By now many of you have heard of the Genevan Commons Facebook group. The Genevan Commons (GC) group was apparently formed several years ago to provide a forum for discussion of Reformed theology. All well and good. But more recently some of the group members began attacking Aimee Byrd, Rachel Miller, and us (Carl and Todd). At times the banter degenerated into sinful mocking and slander. Unbecoming to say the least.
Calvin's sensitivity to the different circumstances in which people live lead him to flip-flop, or at least to be somewhat ambivalent in his attitude to the magistrate. Citing the case of Nebuchadnezzar (Jer. 27), Scripture requires obedience to bad kings, and even to pray for the well being of the country of exile (Jer.29). No doubt Calvin has his own city of exile, Geneva, in mind. But should not rulers, who also have responsibilities, be kept on track? Yes, but not by ourselves, but by Almighty God. This leads to discussion of the vexed question of civil disobedience.
No doubt having the Anabaptists in mind, and having already defended the right to litigate, Calvin proceeds to defend the entire judicial process. He discourages using the law for the taking of revenge, but upholds the use of due process, 'through which God may work for our good'. (It is interesting that in his teaching Calvin primarily seems to have mind not Geneva, which by this time in his career he believed was governed along right lines, but countries where the law may remain hostile to evangelical Christianity).
This is the third post in a series related to my new book on the theology of William Strong (ca. 1611–1654). In the previous posts we defined a "covenant of works" and determined that God did actually make such a covenant with Adam in the Garden. But is the covenant of works still in effect today?
The Puritans show us how to live from a two-world point of view. Richard Baxter’s The Saint’s Everlasting Rest is a magnificent demonstration of the power that the hope of heaven should have for the directing, controlling, and energizing of your life here on earth. Despite being 800+ pages, this classic became household reading in Puritan homes, exceeded only by John Bunyan’s Pilgrim’s Progress, which, by the way, is an allegorical proof of my point.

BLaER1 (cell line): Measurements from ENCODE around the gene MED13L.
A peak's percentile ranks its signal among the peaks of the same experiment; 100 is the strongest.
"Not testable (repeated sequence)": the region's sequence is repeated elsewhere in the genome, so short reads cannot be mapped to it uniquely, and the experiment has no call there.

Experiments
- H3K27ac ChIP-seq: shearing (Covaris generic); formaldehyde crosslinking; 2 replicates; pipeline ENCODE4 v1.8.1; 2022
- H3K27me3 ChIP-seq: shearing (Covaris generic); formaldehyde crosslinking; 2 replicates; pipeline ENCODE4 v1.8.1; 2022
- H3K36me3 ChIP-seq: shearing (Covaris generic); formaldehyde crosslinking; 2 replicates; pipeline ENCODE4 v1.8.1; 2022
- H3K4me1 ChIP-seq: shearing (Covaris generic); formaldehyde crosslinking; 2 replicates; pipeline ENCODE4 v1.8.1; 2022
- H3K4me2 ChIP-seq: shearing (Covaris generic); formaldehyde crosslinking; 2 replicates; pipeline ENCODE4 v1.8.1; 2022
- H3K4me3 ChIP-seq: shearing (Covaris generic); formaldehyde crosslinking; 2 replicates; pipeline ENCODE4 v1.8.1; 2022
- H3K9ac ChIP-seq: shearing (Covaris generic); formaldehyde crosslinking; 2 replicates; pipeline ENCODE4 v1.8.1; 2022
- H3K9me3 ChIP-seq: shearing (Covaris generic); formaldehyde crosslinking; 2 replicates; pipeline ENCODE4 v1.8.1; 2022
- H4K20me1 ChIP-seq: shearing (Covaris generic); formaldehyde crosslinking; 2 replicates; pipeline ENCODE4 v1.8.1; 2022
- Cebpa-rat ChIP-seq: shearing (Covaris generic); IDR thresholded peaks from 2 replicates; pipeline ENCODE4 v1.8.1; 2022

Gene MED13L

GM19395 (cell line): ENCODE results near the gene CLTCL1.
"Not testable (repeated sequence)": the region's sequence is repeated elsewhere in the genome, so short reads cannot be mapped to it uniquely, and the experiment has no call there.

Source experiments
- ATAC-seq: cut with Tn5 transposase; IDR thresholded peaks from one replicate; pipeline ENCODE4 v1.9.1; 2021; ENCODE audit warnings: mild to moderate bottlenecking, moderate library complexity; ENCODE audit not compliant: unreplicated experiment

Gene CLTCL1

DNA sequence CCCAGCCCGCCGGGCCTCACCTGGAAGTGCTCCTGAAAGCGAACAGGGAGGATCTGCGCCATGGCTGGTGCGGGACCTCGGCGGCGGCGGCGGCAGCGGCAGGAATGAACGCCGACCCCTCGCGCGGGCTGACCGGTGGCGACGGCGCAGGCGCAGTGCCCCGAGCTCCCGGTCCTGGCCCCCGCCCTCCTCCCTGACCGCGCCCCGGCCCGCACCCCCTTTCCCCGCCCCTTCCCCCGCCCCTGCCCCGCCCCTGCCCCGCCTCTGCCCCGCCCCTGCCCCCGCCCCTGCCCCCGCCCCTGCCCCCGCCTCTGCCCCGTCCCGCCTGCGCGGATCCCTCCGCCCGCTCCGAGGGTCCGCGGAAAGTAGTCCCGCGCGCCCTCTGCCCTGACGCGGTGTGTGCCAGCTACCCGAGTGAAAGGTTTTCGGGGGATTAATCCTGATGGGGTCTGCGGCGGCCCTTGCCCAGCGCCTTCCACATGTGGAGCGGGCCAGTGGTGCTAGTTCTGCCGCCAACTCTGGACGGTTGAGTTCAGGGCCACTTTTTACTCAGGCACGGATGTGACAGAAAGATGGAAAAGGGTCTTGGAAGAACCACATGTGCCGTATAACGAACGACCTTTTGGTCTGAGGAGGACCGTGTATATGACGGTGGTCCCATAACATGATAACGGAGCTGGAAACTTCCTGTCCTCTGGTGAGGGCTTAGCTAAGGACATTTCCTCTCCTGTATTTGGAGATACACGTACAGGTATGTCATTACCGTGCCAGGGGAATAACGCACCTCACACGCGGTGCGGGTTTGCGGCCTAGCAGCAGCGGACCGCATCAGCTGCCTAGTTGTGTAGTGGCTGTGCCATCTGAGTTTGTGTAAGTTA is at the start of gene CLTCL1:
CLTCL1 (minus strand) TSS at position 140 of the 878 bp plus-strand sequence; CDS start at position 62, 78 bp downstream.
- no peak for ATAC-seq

Todd and Carl’s guest today is Kevin DeYoung. He’s the pastor of Christ Covenant Church in Matthews, NC, assistant professor of systematic theology at the Reformed Theological Seminary, Charlotte campus, and author/contributor for numerous outstanding books.
We’re living in a time of many, simultaneous world crises. Are these global challenges in some way related? Seeking perspective and clarity, our hosts discuss one of Carl’s recent articles at First Things, where he ponders why the British seem more concerned with incidents of police brutality in the US than with China’s aggressive plan to diminish Hong Kong’s democracy as Britain’s former colony.
How may identity politics and social media be shaping this behavior, and what does it say about us as a society? Carl’s one-word answer: Belonging!
Many congratulations to both Jon Master and Greenville Presbyterian Theological Seminary on his appointment as their new president, starting July 1 next year.
Just over a decade ago, the big surprise in American evangelicalism was the sudden popularity of Calvinistic theology captured by Collin Hansen’s memorable phrase, ‘young, restless, and Reformed.’ More recently, another unexpected trend has emerged – an interest in classical theism, Nicene Trinitarianism, and Chalcedonian Christology. Both movements connect to significant correctives within the field of historical theology, epitomized in the early modern period by the work of Richard Muller, in Patristics by Lewis Ayres and Khaled Anatolios, a